Citizen Genet Edmond Charles Gen\u00eat also known as Citizen Gen\u00eat was the French

Citizen genet edmond charles genêt also known as

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Citizen Genet: Edmond-Charles Genêt, also known as Citizen Genêt, was the French envoy to the United States during the French Revolution. His actions on arriving in the United States led to a major political and international incident, which was termed the Citizen Genêt Affair.Jay’s Treaty: The Treaty of Amity, Commerce, and Navigation, Between His Britannic Majesty and the United States of America, commonly known as the Jay Treaty, and also as Jay's Treaty, was a 1795 treaty between the United States and Great Britain that averted war, resolved issues remaining since the Treaty of Paris of 1783Battle of Fallen Timbers: The Battle of Fallen Timbers was the final battle of the Northwest IndianWar, a struggle between Native American tribes affiliated with the Western Confederacy and a British-Canadian militia company, against the United States for control of the Northwest Territory.Whiskey Rebellion: a tax protest in the United States beginning in 1791 and ending in 1794 during the presidency of George Washington, ultimately under the command of American Revolutionary warveteran Major James McFarlane.Pinckney’s Treaty: an agreement in 1795 between Spain and the U.S. by which Spain recognized the 31st parallel as the southern boundary of the U.S. and permitted free navigation of the Mississippi to American ships.Wilderness Road: The great emigrant trail leading from southwestern Virginia through the CumberlandGap into central Kentucky was known as the Wilderness Road. The trail was first marked by Daniel Boone in March, 1775, and for this reason was often called Boone's Trace.Quasi-War with France: an undeclared war fought almost entirely at sea between the United States andFrance from 1798 to 1800, which broke out during the beginning of John Adams's presidency.XYZ Affair: a diplomatic incident between French and United States diplomats that resulted in a limited, undeclared war known as the Quasi-War. U.S. and French negotiators restored peace with the Convention of 1800, also known as the Treaty of Mortefontaine.Convention of 1800: between the United States of America and France ended the 1798–1800 Quasi-War, an undeclared naval war waged primarily in the Caribbean, and terminated the 1778 Treaty of Alliance.Alien and Sedition Acts of 1798: A series of laws known collectively as the Alien and Sedition Acts were passed by the Federalist Congress in 1798 and signed into law by President Adams. These laws included new powers to deport foreigners as well asmaking it harder for new immigrants to vote.Naturalization Act: passed by the United States Congress on June 18, 1798 (1 Stat. 566), increased the period necessary for immigrants to become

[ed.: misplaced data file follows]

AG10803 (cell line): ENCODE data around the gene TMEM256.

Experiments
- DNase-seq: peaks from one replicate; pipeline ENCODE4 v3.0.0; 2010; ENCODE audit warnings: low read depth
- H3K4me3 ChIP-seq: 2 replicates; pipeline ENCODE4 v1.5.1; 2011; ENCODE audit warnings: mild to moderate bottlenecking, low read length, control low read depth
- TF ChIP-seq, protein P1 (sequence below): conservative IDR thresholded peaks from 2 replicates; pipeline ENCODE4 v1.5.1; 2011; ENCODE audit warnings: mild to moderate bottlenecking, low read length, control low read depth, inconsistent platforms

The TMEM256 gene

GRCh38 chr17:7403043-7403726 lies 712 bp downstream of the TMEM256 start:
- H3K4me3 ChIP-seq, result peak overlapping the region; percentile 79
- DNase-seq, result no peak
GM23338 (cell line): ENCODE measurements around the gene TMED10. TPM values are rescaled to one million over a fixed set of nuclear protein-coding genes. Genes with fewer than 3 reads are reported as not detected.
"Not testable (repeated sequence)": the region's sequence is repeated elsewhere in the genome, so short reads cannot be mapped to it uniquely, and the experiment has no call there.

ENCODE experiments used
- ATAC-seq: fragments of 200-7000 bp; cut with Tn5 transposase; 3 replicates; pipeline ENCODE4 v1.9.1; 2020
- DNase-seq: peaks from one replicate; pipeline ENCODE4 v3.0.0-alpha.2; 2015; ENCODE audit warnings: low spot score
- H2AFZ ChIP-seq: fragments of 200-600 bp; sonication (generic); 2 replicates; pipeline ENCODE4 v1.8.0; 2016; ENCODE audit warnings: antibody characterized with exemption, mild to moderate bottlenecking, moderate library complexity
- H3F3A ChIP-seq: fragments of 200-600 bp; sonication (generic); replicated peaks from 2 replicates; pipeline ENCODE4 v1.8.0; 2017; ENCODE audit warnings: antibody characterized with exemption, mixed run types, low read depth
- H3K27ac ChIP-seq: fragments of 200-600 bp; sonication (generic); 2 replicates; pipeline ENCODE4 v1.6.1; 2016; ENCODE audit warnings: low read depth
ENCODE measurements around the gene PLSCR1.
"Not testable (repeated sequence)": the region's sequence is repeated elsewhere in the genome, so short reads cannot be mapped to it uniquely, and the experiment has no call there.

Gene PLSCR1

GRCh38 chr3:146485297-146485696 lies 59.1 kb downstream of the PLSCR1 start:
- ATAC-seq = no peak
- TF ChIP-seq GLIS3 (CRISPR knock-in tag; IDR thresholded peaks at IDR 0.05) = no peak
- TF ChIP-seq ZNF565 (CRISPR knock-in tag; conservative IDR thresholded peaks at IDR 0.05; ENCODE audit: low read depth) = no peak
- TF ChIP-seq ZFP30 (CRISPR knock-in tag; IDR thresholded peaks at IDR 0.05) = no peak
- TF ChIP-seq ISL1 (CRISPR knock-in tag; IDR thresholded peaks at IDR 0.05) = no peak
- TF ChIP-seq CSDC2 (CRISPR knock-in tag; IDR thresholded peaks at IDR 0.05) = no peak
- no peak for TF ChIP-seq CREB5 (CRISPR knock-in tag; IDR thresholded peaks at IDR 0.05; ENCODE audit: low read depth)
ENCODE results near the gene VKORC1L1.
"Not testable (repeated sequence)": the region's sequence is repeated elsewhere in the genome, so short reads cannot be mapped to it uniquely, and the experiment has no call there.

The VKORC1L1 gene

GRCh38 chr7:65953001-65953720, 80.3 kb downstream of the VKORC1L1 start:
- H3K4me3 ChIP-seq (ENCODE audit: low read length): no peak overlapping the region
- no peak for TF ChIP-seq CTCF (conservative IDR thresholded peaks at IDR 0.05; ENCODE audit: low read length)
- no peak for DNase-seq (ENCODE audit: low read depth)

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naturalized citizens in the United States from 5 to 14 years.Election of 1800: the Federalist incumbent John Adams ran against the rising Republican Thomas Jefferson. The extremely partisan and outright nastycampaign failed to provide a clear winner because of a constitutional quirkJudiciary Act of 1801: was a partisan political attempt by Federalists in Congress and the John Adams administration to pack the federal courts with Federalists. ... In this spirit, they passed the Federal Judiciary Act of 1801. The Act reduced the number of Supreme Court Justices from the originalsix to five.
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  • Fall '17
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